He was ubiquitous — a fixture in neighborhoods from downtown to Dilworth, Plaza Midwood to NoDa. He was as much a part of the fabric of Charlotte as Anthony Foxx, Pat McCrory, Jennifer Roberts, Hugh McColl, Harvey Gantt, Billy Graham, Ric Flair or the Panthers. He was Chilly Willy, and this city had a love-hate relationship with him.
Chilly Willy died at 58 on Thursday, Oct. 18, when a car struck him on 7th Street in the Elizabeth neighborhood where he often wandered along the sidewalks, hollering at cars or berating people hanging out at Philosopher's Stone or Jackalope Jack's, or posing for snapshots with bankers or frat boys.
He was one of the first homeless people I struck up a conversation with when I arrived here from New York City in 2002. I was riding my Harley Davidson along Central Avenue in Plaza Midwood when a scraggly guy with a mop of gray hair wandered up to the bike, gesturing wildly and cursing at me for ... well, I didn't really know what for. But I stopped and talked to him. He was by turns acerbic, jovial and surprisingly tender, his personality much bigger and more complex than the cartoon character many made him out to be.
Chilly Willy sometimes played a guitar and sang. And he wasn't bad at it. He could have been a folkie, a country singer, a Southern rocker. Instead, he became a circus act, exploited by late-night partiers who apparently thought his drunkenness was funnier than theirs, who perhaps found comfort in knowing they had washer-dryers to clean their dirty clothes in after a night of bar-hopping. Those people posted videos of their encounters with Chilly Willy on YouTube, or posed with him for pics they'd put on Facebook.
But Chilly Willy wasn't a circus act. He was a real-life embodiment of the stuff we don't like to acknowledge. A true member of the very bottom part of the 47 percent that Mitt Romney would ignore — the homeless, the addicted, the mentally ill, the nameless. Chilly Willy had a name. It was William Major, and he was a human being just like you or me. He had a tough life growing up. He was poor. He drank. He robbed people. He spent some time in prison for it. He suffered from addiction and possibly other mental diseases. He was trapped in a loop he couldn't get out of.
He certainly wasn't the only one. Major was one of more than 800 chronically homeless citizens in this city, according to a 2010 study by Common Ground of New York City and the Urban Ministry Center of Charlotte. He also was one of more than 80 people who loop in and out of the Mecklenburg County jail system for infractions mostly rooted in mental illnesses, according to a 2007 story in The Charlotte Observer. In 2005, those chronic offenders cost taxpayers more than $1 million, the paper reported. At the time of the Observer piece, Major had trekked through the system 20 times in the previous two years, at a cost of $109 a day. Because of our obsession with crime and punishment, we lock these people up, set them free, lock them up again, and set them free again — but we don't treat their illnesses.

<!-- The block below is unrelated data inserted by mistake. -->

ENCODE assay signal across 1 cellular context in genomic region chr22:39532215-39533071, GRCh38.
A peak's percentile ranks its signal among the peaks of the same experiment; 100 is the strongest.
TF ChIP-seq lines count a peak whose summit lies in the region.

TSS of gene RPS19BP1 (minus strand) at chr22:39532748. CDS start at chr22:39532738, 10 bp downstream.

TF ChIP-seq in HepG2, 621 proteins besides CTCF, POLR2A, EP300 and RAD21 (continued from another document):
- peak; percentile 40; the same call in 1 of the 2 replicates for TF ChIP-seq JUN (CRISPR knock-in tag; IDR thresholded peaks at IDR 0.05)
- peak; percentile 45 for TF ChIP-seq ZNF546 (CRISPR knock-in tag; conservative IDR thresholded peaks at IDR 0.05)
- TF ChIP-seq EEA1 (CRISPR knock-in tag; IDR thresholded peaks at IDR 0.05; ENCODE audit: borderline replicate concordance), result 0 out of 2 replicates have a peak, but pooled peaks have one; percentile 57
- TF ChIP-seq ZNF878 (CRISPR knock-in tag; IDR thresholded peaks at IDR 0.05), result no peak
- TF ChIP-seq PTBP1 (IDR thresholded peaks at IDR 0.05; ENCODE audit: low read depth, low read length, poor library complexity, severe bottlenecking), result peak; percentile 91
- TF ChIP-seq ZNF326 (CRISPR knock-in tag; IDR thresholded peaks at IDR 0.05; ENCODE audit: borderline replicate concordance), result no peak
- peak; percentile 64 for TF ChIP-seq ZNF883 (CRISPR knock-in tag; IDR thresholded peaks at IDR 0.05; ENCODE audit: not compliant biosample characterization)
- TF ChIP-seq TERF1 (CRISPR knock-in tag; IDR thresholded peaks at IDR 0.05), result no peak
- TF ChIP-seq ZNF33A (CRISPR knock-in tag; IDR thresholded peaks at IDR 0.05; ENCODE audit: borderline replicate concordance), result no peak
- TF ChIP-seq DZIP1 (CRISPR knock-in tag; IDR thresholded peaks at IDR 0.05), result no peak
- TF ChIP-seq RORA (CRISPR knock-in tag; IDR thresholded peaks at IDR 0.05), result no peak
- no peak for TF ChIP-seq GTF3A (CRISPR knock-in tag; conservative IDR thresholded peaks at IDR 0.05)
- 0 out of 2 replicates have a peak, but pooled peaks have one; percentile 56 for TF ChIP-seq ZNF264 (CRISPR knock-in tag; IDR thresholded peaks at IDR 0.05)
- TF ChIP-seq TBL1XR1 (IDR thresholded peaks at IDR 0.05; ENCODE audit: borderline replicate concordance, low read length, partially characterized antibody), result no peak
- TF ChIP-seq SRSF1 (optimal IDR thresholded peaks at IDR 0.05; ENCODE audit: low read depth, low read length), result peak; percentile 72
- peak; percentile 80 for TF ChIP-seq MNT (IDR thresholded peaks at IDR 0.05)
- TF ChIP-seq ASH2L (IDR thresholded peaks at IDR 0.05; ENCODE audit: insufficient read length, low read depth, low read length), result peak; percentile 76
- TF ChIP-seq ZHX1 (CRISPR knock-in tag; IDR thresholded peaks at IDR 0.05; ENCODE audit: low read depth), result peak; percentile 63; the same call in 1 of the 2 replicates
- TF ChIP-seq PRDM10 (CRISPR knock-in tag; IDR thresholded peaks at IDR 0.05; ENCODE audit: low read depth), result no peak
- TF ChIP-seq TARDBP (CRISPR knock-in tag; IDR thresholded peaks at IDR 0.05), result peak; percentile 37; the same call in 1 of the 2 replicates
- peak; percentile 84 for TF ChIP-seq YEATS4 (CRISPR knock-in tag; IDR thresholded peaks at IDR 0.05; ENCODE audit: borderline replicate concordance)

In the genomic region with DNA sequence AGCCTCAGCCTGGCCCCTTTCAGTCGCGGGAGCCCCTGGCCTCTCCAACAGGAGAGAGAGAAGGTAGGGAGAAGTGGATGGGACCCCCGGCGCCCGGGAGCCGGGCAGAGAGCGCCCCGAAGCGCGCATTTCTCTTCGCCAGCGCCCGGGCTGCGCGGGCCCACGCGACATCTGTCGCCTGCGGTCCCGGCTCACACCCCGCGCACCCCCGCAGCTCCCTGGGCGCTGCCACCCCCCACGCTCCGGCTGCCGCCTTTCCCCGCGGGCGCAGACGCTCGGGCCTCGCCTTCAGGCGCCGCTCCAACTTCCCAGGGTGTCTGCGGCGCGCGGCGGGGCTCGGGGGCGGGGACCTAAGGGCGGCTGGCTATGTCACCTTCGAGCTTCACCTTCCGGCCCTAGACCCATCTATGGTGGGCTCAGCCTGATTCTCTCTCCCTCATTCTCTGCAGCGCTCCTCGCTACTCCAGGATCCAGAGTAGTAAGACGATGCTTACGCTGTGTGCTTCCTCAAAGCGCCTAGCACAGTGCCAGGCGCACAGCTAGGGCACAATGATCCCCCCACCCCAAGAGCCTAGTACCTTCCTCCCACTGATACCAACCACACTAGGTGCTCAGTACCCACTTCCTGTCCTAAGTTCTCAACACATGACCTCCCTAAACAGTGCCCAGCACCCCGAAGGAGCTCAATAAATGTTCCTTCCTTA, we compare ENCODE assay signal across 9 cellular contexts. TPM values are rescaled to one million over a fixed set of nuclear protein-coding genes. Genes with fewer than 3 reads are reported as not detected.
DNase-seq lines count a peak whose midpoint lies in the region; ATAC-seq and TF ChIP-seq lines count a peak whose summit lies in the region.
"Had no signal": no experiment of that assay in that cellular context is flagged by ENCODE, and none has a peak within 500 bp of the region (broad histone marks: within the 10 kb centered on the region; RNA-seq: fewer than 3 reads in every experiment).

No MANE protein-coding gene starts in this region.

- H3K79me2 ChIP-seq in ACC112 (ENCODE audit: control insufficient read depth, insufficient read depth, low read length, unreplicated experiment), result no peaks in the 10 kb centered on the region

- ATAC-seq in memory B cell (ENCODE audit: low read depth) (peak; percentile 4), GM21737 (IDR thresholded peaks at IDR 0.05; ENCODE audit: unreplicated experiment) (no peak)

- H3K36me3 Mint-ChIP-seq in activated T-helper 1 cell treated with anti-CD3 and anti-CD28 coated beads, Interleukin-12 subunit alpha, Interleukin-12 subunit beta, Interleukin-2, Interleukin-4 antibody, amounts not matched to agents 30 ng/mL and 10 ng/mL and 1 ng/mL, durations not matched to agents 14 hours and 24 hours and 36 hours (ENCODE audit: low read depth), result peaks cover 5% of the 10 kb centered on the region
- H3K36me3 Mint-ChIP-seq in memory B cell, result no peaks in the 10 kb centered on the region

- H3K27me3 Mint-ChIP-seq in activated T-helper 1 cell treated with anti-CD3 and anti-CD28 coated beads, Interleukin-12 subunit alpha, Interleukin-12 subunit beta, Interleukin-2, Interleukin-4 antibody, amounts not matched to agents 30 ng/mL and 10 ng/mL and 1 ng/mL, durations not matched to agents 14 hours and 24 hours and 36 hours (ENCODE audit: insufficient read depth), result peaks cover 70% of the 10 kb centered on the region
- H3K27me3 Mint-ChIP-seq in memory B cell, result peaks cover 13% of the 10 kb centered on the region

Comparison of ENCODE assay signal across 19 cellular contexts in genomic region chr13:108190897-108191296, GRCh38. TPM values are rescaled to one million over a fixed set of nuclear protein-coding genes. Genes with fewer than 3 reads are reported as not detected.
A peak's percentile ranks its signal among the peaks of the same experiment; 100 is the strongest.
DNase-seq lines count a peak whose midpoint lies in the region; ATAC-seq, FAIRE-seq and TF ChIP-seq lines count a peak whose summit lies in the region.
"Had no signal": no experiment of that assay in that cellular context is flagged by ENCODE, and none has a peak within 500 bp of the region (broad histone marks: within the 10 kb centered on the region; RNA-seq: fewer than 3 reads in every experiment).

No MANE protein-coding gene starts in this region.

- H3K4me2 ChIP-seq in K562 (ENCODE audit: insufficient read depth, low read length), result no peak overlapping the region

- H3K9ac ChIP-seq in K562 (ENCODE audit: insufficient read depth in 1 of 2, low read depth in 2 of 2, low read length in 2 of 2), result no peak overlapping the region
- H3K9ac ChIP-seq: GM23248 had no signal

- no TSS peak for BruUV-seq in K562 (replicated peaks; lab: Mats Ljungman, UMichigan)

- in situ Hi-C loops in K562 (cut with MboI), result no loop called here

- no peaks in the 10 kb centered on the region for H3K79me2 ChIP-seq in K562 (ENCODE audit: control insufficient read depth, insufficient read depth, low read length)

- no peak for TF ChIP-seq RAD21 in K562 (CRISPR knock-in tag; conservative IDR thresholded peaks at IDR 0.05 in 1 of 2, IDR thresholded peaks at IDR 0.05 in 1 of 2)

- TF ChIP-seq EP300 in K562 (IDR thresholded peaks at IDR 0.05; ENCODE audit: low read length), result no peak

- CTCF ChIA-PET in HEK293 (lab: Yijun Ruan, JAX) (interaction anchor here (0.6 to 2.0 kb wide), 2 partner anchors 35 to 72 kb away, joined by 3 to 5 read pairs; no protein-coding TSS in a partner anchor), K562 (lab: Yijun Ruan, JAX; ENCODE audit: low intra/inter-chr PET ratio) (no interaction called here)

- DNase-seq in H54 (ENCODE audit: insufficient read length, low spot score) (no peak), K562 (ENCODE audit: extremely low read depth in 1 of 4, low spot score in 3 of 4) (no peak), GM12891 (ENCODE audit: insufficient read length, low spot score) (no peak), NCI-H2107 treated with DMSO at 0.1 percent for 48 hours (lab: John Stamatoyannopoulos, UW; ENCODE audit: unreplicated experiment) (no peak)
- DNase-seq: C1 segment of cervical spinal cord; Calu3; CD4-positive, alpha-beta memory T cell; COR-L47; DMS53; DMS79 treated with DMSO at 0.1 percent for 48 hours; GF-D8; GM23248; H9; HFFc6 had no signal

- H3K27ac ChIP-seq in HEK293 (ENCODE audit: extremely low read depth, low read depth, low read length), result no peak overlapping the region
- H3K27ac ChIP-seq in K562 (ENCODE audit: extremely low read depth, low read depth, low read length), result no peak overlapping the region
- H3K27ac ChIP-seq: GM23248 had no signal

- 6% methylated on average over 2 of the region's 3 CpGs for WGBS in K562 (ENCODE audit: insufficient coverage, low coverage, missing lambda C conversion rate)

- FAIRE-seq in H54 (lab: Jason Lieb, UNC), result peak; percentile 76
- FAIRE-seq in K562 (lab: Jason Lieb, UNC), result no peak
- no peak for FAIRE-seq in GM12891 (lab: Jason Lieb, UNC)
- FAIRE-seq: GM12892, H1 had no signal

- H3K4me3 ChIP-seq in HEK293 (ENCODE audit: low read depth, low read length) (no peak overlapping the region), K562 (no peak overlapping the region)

The tone of that Charlotte Observer story neatly illustrated how our society still views addiction and other mental diseases. After objectively enumerating the statistics, the reporter for the city's mainstream daily was compelled to add a little commentary: "That doesn't include time spent by the courts or police, or the price neighbors have paid for [Major's] disruptive behavior." The reporter even asked Major why he wouldn't stop drinking.
Chilly Willy's answer was much smarter than the reporter's question: "I wish I could tell you," he said.
In other sad news in a news-heavy week: On the same day Chilly Willy died, a man charged with brutally killing a former Creative Loafing photographer pleaded guilty to the murder and was sentenced to life in prison without parole.
Chris Radok was only a few years younger than Chilly Willy when he died at 55 last year after stumbling on a home invader who viciously beat and stabbed the photographer to death. The brutal nature of the murder shocked and devastated all of us who knew and cared about Radok, and our hearts go out to his family and many, many friends in the Charlotte area.
Antoine Young pleaded guilty to the murder to avoid capital punishment. We believe this was a just outcome, much more humane for all involved than imposing the antiquated death penalty. We have no idea why Young chose Radok's home, nor why the killer was so brutal, and we'll never know. We do believe, however, that killing the killer would serve no purpose and would not bring Radok back.
We miss Radok at Creative Loafing — we miss seeing him cruising around town on his bicycle and photographing punk bands in his signature fisheye-lens style. And we're delighted that Baku Gallery in NoDa is currently presenting an exhibit of his work, Tar & Nicotine: Photographs by Chris Radok, which runs through Oct. 31. Don't let Radok's death become just another dehumanizing crime statistic — go see his photographs, which keep his passion, creativity and eccentricities alive.